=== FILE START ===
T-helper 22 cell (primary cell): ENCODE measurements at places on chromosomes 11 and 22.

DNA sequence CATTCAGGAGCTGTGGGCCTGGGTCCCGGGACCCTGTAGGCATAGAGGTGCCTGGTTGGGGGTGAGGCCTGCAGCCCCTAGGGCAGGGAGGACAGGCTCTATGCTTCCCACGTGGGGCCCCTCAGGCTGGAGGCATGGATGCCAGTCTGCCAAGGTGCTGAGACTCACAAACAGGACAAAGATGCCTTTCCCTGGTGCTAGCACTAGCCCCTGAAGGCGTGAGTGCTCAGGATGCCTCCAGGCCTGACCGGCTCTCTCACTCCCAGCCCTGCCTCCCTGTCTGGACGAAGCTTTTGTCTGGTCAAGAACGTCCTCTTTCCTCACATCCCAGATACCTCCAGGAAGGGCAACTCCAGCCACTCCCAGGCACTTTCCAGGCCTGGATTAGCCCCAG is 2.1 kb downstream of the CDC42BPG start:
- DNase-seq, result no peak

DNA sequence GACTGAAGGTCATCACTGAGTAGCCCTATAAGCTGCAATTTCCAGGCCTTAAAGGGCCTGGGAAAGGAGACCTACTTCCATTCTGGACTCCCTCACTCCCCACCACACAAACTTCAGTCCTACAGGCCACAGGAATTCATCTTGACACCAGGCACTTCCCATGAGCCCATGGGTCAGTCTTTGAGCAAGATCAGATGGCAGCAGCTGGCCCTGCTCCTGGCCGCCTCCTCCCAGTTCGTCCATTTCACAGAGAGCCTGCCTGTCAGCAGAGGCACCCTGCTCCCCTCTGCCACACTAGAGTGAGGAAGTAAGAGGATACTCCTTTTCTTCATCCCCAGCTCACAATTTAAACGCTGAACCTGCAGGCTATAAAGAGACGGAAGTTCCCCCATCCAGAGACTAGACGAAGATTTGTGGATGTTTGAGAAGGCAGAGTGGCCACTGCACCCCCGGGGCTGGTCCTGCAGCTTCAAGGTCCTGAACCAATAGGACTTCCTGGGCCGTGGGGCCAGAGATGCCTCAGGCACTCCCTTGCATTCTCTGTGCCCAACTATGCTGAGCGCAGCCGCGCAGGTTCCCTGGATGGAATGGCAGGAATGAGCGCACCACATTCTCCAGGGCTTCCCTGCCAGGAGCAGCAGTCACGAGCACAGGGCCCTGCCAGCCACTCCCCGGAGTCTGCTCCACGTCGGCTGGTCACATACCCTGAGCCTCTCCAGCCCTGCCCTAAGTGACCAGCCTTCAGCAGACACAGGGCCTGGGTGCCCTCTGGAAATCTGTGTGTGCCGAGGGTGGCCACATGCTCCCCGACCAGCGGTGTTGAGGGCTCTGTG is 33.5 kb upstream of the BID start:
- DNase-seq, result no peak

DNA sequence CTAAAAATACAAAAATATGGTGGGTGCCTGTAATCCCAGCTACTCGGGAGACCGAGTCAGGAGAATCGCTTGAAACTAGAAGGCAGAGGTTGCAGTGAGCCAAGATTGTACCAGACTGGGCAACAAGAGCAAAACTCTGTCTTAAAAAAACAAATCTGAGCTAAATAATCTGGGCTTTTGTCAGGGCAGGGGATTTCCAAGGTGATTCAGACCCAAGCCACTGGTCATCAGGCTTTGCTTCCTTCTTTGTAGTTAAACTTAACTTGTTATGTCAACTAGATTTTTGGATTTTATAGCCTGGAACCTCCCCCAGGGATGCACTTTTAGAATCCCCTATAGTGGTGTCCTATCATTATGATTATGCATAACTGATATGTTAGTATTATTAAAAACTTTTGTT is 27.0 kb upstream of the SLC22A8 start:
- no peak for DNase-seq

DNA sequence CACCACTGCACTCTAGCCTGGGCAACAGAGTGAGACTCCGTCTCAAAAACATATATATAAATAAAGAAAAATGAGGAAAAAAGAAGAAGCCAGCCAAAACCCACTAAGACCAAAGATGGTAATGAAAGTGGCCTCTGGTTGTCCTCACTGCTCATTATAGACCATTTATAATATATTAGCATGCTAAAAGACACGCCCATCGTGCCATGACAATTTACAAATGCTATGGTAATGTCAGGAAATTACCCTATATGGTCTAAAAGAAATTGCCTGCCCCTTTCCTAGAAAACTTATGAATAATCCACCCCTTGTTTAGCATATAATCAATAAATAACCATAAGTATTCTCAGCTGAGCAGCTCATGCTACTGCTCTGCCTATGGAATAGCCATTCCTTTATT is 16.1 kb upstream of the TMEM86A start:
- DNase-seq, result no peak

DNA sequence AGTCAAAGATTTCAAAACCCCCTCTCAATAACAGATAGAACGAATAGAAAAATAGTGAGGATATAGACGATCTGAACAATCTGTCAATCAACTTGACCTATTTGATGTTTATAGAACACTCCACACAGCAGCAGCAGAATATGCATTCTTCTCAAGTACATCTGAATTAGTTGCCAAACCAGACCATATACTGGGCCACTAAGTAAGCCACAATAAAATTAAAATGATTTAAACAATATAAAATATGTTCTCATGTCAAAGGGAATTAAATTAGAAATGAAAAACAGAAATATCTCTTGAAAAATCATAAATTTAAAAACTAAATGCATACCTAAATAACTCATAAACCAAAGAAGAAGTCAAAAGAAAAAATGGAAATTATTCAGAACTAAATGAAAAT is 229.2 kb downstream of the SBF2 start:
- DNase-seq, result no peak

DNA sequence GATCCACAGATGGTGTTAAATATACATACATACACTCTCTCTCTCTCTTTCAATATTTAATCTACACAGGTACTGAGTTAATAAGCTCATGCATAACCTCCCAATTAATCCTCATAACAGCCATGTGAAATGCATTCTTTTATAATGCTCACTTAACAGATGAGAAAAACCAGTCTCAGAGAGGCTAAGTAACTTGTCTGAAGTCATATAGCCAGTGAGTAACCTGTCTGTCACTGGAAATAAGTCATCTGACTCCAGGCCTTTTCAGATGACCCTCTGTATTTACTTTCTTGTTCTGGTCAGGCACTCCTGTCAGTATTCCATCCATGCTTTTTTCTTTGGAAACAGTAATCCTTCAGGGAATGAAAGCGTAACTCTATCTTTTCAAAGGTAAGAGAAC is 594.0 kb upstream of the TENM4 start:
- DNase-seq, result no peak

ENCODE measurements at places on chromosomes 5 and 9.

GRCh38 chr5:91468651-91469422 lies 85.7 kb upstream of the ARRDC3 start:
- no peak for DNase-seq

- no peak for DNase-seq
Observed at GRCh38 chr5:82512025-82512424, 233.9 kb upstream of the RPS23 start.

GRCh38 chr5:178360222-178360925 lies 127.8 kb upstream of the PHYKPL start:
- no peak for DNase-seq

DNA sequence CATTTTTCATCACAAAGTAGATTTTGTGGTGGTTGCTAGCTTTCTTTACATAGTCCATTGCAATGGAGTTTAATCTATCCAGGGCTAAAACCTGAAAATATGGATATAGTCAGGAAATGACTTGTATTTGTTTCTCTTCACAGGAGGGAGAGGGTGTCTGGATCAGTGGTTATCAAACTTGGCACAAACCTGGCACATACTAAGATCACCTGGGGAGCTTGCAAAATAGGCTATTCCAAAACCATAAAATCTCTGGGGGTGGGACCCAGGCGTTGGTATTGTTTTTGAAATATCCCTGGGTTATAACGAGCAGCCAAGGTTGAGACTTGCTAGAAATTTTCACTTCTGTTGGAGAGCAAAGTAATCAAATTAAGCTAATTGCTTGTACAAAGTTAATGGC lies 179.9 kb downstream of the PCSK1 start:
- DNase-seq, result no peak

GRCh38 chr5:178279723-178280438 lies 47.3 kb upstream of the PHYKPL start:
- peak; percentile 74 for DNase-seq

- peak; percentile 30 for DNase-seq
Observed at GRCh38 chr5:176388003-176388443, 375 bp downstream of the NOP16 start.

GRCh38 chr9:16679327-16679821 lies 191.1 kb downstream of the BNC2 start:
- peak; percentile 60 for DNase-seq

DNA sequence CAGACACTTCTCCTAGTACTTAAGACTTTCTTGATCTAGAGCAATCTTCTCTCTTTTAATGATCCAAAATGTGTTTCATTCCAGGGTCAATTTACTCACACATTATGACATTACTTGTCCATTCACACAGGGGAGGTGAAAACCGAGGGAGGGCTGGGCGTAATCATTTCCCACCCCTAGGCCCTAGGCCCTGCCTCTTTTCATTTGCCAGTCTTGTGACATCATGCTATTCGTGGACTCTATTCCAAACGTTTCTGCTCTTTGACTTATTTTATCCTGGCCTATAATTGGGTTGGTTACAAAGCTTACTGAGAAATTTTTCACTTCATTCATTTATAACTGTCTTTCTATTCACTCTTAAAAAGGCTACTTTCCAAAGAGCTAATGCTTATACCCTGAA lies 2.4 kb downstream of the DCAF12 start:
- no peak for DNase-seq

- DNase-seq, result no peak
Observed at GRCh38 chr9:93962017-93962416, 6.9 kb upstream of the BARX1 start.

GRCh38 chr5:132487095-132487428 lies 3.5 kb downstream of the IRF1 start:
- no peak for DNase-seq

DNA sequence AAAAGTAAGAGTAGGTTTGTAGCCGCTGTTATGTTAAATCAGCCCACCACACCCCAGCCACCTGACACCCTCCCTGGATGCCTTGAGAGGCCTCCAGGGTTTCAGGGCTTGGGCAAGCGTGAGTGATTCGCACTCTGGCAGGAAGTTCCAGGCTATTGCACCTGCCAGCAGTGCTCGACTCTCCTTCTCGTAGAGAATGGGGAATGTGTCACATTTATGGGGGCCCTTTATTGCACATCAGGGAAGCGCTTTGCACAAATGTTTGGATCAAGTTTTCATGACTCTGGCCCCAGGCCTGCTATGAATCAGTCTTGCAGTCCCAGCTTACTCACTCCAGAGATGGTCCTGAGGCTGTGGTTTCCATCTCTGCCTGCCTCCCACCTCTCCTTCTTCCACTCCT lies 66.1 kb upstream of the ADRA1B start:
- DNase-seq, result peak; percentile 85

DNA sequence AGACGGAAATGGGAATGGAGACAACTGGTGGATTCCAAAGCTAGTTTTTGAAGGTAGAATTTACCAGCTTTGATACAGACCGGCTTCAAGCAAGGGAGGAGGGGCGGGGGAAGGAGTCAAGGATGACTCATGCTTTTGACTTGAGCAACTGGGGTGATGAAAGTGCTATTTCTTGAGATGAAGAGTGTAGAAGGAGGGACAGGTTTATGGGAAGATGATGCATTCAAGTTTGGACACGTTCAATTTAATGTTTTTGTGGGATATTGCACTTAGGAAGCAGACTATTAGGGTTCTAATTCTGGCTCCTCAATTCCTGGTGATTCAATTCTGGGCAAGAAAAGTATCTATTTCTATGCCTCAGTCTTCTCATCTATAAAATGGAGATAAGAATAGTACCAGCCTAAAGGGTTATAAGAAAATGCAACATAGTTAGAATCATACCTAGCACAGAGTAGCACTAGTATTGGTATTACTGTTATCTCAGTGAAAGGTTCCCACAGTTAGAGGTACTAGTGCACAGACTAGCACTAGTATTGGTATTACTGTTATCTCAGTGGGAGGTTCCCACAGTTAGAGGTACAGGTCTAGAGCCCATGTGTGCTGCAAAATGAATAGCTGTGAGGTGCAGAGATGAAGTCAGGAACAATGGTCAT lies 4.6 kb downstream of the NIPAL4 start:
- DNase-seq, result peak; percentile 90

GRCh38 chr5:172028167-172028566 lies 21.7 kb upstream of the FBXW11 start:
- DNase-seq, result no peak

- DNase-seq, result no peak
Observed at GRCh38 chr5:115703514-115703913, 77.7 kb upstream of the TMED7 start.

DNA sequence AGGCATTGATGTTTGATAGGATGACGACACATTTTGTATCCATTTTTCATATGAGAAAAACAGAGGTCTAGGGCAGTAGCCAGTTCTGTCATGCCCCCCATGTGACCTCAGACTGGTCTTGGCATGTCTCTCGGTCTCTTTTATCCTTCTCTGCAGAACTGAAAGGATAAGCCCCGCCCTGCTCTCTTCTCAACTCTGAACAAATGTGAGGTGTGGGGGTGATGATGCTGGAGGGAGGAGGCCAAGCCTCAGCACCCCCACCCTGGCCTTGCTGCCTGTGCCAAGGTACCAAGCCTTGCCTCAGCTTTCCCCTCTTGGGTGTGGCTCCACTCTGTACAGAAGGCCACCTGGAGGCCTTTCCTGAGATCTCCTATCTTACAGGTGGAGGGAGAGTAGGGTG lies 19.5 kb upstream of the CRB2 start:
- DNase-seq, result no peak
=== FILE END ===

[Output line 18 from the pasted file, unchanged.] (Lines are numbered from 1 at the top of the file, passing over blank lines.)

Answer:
Observed at GRCh38 chr5:82512025-82512424, 233.9 kb upstream of the RPS23 start.